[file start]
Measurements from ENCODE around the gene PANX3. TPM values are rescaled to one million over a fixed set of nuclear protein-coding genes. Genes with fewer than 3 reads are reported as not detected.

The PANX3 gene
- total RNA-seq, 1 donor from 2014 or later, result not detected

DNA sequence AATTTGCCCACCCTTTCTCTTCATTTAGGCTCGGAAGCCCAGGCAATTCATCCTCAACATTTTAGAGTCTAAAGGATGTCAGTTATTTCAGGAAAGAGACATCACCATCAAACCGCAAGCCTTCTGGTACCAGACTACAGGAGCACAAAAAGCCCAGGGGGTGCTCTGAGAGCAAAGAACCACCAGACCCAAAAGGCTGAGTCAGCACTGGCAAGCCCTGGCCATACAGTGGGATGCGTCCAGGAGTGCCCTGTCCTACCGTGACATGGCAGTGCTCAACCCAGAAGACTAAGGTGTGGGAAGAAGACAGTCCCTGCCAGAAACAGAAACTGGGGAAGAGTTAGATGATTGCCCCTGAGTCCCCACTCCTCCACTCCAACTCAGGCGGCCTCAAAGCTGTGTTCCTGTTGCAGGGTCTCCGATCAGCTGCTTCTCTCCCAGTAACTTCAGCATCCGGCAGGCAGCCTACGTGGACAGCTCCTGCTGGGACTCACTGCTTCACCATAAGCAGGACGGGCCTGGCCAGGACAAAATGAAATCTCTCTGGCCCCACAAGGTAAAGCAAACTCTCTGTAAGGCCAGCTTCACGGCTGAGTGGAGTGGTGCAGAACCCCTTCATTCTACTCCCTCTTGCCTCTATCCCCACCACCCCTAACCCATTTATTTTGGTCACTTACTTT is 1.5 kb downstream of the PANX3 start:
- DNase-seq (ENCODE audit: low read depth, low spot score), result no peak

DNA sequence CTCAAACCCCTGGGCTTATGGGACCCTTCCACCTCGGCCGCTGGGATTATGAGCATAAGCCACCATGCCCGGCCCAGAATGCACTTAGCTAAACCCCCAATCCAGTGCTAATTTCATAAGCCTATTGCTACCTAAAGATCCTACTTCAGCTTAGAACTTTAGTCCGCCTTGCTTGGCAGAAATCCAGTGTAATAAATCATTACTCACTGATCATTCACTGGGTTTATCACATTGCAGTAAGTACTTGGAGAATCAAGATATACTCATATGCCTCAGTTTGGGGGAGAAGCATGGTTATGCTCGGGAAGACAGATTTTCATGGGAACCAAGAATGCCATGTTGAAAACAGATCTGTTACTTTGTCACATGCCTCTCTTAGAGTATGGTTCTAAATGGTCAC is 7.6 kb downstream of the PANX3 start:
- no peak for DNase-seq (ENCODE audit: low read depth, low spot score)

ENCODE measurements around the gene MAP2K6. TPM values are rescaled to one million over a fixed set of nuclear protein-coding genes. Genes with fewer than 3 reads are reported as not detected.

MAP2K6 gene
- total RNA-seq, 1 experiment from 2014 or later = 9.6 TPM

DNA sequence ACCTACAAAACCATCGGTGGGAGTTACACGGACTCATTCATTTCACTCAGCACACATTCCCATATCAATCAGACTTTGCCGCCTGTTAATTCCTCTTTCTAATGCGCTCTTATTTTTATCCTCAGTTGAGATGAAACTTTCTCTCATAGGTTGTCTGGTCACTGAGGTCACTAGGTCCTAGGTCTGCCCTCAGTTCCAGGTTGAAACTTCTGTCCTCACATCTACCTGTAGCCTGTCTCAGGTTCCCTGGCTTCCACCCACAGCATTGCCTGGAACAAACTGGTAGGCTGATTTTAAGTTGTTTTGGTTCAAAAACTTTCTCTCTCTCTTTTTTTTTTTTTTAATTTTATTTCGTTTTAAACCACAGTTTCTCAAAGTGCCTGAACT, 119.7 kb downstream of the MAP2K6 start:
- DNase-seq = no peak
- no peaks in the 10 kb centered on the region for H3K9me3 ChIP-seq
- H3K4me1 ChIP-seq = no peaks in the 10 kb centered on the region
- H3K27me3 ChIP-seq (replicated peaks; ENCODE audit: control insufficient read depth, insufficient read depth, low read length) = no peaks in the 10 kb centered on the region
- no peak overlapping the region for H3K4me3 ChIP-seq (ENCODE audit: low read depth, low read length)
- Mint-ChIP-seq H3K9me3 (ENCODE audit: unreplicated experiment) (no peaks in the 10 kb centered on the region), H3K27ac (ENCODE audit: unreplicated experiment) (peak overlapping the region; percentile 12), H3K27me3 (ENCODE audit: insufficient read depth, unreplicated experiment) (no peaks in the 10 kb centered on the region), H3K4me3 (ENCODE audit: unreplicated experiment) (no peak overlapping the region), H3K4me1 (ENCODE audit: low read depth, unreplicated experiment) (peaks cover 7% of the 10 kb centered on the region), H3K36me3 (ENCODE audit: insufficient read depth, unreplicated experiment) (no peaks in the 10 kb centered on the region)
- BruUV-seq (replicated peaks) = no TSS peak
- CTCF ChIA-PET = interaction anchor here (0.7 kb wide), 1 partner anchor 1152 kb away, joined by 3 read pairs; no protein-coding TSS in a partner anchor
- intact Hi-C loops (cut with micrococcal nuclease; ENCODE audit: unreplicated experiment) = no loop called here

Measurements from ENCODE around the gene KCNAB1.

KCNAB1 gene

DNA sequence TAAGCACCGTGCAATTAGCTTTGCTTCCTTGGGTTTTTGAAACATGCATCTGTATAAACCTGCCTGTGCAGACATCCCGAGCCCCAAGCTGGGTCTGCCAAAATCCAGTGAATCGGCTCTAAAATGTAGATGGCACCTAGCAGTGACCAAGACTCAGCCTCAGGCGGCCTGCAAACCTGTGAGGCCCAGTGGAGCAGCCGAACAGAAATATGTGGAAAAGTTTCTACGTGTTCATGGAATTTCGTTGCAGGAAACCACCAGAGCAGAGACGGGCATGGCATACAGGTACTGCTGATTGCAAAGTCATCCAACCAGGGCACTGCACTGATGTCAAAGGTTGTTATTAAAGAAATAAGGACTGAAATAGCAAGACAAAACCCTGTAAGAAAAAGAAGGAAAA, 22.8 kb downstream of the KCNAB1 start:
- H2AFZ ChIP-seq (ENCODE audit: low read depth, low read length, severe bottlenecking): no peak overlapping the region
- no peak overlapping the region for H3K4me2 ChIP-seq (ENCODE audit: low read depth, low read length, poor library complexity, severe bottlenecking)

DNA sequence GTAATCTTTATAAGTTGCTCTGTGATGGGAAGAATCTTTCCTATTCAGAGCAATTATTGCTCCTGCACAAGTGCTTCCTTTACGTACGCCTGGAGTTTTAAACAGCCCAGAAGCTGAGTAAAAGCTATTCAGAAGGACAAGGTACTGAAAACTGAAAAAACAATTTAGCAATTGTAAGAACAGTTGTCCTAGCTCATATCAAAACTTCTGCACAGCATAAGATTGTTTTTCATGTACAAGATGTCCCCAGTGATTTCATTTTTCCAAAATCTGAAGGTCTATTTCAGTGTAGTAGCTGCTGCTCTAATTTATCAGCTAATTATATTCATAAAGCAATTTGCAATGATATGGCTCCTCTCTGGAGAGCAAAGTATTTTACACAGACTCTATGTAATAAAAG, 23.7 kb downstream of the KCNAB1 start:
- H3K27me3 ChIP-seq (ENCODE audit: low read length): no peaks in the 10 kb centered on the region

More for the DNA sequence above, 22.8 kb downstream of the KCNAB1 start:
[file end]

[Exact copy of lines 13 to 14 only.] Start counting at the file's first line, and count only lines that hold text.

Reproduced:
- no peaks in the 10 kb centered on the region for H3K9me3 ChIP-seq
- H3K4me1 ChIP-seq = no peaks in the 10 kb centered on the region